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    (Original post by Plagioclase)
    It is indeed an interpretation of the Fermi Paradox. But the point of this speaker (Dr Stuart Armstrong if I remember correctly) is that it's likely that, for all practical purposes, any sentient life is probably beyond the reaches of humanity because if sentient life could have reached us, it already would have.

    Given that he believes it will eventually be possible for a sentient species to expand at close to the speed of light, this could be interpreted as it being unlikely that there's long-lived sentient life in the observable universe (of course this is based on a lot of assumptions, mainly that sentient species will always want to expand as fast as possible, but I was convinced by his explanations as to why it's likely this would be the case). Which has all sorts of scary implications on where the great filter/s are.
    Edit to add: cool I'll check him out
    http://www.oxfordmartin.ox.ac.uk/people/400

    I think the "Space is big. Really big." comment still applies. And it also assumes they would want to contact us (and we would understand that contact) in the infinitesimally small timescale that we've been properly sentient ourselves.

    Oh hold on, there's someone knocking at my door. BRB...

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    (Original post by jneill)
    I think the "Space is big. Really big." comment still applies. And it also assumes they would want to contact us (and we would understand that contact) in the infinitesimally small timescale that we've been properly sentient ourselves.
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    He argues that regardless of whether or not they want to contact us, there should be a very distinctive fingerprint made by any advanced species expanding across the galaxy. Specifically, they would need vast energy and material supplies so Armstrong said that we should expect structures like Dyson Spheres (which we apparently would be capable of observing) to be ubiquitous.

    Another interesting point that he mentioned was that there's a very good chance any advanced biological species would have been replaced by an artificial intelligence so if anything, we should be looking for AIs rather than sentient biological life.
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    (Original post by Plagioclase)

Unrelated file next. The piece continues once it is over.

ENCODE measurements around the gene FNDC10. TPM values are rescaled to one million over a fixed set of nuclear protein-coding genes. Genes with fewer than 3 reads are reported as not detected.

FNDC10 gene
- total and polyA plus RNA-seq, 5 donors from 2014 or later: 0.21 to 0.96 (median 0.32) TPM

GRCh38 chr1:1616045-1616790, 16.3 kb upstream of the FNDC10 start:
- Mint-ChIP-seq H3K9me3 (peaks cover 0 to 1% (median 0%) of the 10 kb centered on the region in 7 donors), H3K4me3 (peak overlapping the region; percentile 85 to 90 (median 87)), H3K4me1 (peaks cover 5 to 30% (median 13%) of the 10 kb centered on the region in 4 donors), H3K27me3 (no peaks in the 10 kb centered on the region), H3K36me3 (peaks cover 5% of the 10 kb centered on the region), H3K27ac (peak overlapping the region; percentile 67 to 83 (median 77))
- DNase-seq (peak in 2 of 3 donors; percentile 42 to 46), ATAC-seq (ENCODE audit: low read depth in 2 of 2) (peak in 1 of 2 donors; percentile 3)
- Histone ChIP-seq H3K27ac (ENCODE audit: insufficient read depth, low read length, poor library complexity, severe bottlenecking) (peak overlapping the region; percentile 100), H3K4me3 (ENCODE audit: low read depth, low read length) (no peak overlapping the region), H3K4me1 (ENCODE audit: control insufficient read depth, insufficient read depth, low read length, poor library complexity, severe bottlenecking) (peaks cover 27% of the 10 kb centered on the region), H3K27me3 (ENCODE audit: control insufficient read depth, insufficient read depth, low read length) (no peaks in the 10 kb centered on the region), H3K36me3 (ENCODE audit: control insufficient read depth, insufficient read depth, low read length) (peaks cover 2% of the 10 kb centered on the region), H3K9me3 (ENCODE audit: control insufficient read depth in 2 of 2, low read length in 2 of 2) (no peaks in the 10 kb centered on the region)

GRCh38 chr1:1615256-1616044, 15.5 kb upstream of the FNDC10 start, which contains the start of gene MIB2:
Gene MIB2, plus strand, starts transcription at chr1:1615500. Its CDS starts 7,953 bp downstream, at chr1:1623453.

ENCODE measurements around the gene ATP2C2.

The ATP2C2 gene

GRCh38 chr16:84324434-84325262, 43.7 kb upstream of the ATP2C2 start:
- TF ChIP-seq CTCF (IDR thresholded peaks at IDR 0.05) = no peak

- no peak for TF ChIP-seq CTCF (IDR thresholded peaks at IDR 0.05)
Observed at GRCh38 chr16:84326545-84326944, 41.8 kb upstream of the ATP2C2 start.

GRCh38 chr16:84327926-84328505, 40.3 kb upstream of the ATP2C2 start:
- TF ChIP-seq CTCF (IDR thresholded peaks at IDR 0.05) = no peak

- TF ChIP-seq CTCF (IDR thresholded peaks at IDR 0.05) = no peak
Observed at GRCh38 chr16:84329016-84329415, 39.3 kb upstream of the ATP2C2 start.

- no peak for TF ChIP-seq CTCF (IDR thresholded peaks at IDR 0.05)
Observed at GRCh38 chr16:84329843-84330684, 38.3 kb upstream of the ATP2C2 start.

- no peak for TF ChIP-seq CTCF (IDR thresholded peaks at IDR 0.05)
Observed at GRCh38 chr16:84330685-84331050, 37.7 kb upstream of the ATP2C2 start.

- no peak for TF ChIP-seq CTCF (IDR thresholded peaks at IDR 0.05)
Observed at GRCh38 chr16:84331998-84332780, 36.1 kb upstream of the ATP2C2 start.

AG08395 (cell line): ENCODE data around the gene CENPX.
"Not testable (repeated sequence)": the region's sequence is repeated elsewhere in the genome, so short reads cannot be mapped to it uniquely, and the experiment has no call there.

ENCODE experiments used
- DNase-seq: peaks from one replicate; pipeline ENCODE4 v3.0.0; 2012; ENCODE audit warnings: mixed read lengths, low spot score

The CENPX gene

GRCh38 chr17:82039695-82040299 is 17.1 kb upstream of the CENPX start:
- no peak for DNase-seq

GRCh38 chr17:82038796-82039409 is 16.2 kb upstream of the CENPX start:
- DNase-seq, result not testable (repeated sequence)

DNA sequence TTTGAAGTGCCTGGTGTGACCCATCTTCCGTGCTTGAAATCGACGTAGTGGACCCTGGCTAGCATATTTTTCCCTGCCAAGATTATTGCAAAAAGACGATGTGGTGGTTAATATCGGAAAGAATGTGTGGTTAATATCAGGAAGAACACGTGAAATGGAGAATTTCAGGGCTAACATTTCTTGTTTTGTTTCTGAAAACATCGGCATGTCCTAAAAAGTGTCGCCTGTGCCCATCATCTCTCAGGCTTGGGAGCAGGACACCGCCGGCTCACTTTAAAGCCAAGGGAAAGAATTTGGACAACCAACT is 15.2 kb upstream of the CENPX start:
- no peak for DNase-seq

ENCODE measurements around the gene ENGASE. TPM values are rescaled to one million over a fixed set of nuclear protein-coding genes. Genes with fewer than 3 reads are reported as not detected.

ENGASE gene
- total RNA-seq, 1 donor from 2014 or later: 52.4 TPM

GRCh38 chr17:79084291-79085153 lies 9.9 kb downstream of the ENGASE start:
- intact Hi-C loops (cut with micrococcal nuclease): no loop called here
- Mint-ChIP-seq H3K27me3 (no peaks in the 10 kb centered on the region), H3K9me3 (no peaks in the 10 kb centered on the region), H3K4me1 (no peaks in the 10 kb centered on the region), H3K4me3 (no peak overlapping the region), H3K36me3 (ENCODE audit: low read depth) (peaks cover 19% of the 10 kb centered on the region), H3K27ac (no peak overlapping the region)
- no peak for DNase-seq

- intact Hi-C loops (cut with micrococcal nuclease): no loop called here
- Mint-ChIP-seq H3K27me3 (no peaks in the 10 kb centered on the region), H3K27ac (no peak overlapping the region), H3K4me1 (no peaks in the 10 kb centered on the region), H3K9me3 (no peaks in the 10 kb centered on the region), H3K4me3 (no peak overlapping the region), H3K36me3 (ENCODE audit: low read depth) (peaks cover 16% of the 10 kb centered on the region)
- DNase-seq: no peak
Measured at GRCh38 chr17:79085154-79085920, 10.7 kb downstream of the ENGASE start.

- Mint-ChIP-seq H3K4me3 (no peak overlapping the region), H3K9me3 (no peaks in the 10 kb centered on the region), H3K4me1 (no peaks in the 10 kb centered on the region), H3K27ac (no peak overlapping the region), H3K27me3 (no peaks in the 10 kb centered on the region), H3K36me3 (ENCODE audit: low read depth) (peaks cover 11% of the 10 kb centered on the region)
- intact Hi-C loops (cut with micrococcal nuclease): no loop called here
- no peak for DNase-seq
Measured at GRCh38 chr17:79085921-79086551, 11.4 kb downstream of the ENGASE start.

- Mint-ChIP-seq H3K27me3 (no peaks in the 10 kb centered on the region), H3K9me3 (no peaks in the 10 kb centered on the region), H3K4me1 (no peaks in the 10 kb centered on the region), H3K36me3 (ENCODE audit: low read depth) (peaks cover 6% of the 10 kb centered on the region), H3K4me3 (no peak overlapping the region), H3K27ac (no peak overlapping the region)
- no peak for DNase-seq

He argues that regardless of whether or not they want to contact us, there should be a very distinctive fingerprint made by any advanced species expanding across the galaxy. Specifically, they would need vast energy and material supplies so Armstrong said that we should expect structures like Dyson Spheres (which we apparently would be capable of observing) to be ubiquitous.

    Another interesting point that he mentioned was that there's a very good chance any advanced biological species would have been replaced by an artificial intelligence so if anything, we should be looking for AIs rather than sentient biological life.
    Now that I can certainly buy into.
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    (Original post by jneill)
    Now that I can certainly buy into.
    Last part of this video summarises the argument I made earlier:

    https://youtu.be/VBvOEUj_fUU?t=12m20s
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    (Original post by Plagioclase)
    Last part of this video summarises the argument I made earlier:

    https://youtu.be/VBvOEUj_fUU?t=12m20s
    We'd better get building then!
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    (Original post by RobML)
    No it's not. For example, a pyramid is one of the easiest forms in which to build a large, tall structure. The laws of physics are the same whether you are in the world...

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    That's not strictly true. There's exotic matter that defies physics yet we acknowledge the possible existence of. And then there's the multiverse theory which says that in a different pocket of the universe, the laws of physics are completely different to ours.
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    (Original post by AmazingArry)
    That's not strictly true. There's exotic matter that defies physics yet we acknowledge the possible existence of. And then there's the multiverse theory which says that in a different pocket of the universe, the laws of physics are completely different to ours.
    "In the world"